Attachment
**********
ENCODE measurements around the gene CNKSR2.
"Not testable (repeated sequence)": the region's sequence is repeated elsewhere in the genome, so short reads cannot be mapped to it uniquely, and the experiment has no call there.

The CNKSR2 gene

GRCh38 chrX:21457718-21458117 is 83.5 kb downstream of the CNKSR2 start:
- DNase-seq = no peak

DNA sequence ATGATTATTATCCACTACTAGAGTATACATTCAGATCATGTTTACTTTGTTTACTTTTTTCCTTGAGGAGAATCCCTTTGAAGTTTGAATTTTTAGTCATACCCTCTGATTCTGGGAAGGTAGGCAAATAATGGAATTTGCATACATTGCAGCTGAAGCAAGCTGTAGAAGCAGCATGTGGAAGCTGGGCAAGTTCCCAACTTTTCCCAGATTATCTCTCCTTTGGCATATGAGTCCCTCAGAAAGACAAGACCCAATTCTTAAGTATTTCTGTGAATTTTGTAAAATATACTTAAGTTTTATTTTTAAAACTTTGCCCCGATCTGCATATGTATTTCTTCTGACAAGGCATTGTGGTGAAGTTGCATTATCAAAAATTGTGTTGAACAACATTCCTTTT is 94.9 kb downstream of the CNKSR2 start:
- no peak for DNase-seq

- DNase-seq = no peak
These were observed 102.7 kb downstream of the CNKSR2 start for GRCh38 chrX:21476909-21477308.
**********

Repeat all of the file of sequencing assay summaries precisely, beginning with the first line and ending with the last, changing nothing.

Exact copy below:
ENCODE measurements around the gene CNKSR2.
"Not testable (repeated sequence)": the region's sequence is repeated elsewhere in the genome, so short reads cannot be mapped to it uniquely, and the experiment has no call there.

The CNKSR2 gene

GRCh38 chrX:21457718-21458117 is 83.5 kb downstream of the CNKSR2 start:
- DNase-seq = no peak

DNA sequence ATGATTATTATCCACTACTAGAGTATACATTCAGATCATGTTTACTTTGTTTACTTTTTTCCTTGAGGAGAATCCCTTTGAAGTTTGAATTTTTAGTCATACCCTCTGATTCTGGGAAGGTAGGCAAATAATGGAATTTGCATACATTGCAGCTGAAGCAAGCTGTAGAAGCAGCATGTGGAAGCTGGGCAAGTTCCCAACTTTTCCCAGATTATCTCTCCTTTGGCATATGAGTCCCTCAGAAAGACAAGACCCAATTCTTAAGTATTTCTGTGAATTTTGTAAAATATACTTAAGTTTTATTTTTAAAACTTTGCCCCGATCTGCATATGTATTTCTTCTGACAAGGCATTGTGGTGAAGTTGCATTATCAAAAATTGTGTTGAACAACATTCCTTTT is 94.9 kb downstream of the CNKSR2 start:
- no peak for DNase-seq

- DNase-seq = no peak
These were observed 102.7 kb downstream of the CNKSR2 start for GRCh38 chrX:21476909-21477308.